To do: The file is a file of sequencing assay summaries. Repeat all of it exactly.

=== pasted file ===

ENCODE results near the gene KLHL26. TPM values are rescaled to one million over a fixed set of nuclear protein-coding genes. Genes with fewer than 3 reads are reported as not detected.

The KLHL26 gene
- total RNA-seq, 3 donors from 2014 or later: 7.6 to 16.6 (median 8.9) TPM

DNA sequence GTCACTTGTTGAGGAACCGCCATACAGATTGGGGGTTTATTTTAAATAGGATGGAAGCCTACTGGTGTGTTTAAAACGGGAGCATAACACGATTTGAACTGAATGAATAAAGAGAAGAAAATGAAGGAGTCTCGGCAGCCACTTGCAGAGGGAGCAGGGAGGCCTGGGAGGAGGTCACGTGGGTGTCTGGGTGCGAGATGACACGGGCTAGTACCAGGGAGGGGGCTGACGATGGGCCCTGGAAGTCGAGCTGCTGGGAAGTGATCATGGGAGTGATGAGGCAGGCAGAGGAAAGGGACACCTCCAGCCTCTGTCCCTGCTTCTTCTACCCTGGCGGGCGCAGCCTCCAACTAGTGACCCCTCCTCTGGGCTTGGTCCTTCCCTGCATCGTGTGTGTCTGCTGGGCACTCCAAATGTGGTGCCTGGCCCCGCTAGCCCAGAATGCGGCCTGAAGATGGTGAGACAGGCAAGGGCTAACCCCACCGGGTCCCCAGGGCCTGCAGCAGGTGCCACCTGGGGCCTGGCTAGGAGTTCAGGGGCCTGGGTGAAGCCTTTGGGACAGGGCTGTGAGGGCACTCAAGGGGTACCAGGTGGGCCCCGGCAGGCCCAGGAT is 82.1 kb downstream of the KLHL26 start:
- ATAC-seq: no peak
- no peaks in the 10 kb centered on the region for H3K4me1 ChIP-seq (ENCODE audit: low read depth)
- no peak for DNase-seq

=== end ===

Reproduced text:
ENCODE results near the gene KLHL26. TPM values are rescaled to one million over a fixed set of nuclear protein-coding genes. Genes with fewer than 3 reads are reported as not detected.

The KLHL26 gene
- total RNA-seq, 3 donors from 2014 or later: 7.6 to 16.6 (median 8.9) TPM

DNA sequence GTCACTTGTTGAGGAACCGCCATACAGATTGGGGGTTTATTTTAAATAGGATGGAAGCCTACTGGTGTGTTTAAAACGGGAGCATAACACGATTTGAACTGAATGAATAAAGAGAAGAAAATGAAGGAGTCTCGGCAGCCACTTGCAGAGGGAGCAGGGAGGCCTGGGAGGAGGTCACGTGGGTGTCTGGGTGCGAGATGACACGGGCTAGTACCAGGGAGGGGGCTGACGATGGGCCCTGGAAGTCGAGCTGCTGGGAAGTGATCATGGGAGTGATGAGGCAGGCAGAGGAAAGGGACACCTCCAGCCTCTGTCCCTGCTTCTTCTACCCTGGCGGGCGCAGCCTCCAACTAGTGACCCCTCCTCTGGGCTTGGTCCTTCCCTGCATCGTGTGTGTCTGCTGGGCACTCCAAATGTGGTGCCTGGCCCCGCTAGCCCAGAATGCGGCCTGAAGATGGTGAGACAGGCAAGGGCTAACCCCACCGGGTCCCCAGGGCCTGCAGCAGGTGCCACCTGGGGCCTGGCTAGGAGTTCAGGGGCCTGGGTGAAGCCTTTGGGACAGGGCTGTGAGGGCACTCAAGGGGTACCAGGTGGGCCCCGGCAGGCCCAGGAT is 82.1 kb downstream of the KLHL26 start:
- ATAC-seq: no peak
- no peaks in the 10 kb centered on the region for H3K4me1 ChIP-seq (ENCODE audit: low read depth)
- no peak for DNase-seq